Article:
Business

How to Get a Promotion at Work

Getting a promotion is not an easy task. Not only do you have to wait for the right opportunity to come along, you also have to beat the competition internally, as well as showing you are better suited than external clients. If you want to get a promotion, there are a few things you can do to put yourself in a better position at work for when the right role comes along, so here are some ideas to help with career development.

Put yourself forward for training

Many companies offer a variety of training opportunities, but at times, they can struggle to find people willing to go on courses. Let’s face it, going to training courses is not the most fun thing in the world, and it means you have to catch up with work when you return. But it is a good excuse to upskill and network with others in the organisation. Who knows who you might meet? It also shows your commitment to career development.

Get organised

Being organised is a skill that’s essential to pretty much any role, and by using MiGoals 2020 diaries, it’s easy to get your work life sorted. There are a number of simple ways you can get more organised at work, including:

  • Making to do lists for the next day
  • Using your e-mail calendar effectively
  • Ensuring you write things down if you are forgetful
  • Making a rough schedule for the week ahead
  • Categorising the most important jobs to ensure they are done first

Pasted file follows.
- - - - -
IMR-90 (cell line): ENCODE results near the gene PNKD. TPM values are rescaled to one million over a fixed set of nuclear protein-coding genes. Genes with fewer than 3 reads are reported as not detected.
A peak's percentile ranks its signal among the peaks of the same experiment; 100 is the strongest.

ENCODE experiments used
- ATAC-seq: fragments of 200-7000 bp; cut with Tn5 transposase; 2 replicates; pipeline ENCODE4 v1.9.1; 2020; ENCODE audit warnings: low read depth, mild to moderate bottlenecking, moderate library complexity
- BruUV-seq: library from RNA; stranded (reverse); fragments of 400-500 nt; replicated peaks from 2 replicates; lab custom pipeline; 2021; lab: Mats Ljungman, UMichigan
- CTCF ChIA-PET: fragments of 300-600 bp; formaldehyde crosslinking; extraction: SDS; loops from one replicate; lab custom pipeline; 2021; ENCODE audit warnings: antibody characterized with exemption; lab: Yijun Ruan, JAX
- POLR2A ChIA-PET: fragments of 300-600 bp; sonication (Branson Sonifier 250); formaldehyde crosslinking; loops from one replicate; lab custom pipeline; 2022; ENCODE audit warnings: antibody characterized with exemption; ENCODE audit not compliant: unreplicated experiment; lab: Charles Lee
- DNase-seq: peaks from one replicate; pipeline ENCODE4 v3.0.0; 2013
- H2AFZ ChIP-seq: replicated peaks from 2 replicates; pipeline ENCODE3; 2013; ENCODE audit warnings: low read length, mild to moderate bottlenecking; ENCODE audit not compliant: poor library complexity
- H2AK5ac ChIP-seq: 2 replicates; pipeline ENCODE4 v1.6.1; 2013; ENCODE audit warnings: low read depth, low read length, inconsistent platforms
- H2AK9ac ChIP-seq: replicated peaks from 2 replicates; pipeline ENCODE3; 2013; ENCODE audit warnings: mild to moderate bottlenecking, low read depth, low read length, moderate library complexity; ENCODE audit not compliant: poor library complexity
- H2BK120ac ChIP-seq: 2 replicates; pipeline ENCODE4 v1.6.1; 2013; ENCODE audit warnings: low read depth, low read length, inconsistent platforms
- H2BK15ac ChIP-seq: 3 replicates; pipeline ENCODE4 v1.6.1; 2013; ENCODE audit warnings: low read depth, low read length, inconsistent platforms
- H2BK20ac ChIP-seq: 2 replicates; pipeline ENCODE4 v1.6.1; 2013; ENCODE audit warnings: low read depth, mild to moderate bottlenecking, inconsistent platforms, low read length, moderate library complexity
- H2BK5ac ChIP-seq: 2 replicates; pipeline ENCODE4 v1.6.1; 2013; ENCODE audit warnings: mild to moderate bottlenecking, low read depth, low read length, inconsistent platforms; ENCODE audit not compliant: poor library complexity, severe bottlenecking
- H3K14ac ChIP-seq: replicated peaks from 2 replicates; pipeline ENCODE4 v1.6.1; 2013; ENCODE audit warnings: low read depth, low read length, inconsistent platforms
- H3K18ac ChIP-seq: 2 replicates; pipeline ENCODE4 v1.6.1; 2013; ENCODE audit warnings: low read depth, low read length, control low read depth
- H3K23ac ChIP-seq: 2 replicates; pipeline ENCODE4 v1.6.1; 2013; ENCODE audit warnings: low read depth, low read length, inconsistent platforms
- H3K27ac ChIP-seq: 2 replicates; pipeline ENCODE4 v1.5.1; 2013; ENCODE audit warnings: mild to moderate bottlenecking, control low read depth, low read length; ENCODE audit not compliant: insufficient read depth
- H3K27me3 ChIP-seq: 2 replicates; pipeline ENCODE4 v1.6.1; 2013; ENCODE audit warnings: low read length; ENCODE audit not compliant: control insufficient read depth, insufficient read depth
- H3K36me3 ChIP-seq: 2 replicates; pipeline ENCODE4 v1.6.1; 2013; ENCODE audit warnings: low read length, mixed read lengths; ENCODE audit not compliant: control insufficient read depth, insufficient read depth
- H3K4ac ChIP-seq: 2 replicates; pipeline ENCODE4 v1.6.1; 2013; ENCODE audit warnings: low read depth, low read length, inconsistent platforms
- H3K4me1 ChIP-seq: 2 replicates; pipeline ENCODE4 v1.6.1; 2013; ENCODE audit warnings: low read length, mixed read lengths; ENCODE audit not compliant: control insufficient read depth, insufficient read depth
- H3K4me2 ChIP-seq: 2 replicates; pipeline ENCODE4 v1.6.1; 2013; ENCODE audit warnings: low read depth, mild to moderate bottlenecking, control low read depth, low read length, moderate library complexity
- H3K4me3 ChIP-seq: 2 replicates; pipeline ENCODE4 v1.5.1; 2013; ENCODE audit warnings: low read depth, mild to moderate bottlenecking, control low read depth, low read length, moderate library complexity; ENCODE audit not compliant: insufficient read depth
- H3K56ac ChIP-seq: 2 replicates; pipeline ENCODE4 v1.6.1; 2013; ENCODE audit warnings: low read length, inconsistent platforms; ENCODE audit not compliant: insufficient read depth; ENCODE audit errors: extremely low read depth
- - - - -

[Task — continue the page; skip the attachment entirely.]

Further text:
Some people cruise along at work and never really bother to get organised, but if you want a promotion, it’s a skill you have to master.

Attend work events

Work events such as Christmas lunches, away days and bake sales may be technically ‘optional’, but rest assured, managers notice when people bother to turn up to these things and contribute. If you want a promotion, you need to show loyalty to the company and that you are a team player, so even if an upcoming event doesn’t really interest you, make an effort to go anyway.

Participate in your annual appraisal

In most mid-size and large companies, employees go through an annual appraisal, which means they sit down with their line manager and go through the good and bad parts of their performance, usually setting goals for the year ahead.

Some employees don’t take much interest in their appraisals, other than wanting to know about any pay rises, so if you want to show you’re serious about your future with the company, spend some extra time filling in the forms and give relevant, real life examples of things you’ve done. If your manager comes up with any negatives, show that you are willing to work on them and ask what you can do to improve.

Promotions are often fought competitively, so it’s worth working on your performance in general throughout the year. Put in some extra hours networking, and you can get ahead of the competition and can start thinking about where your career will take you next.

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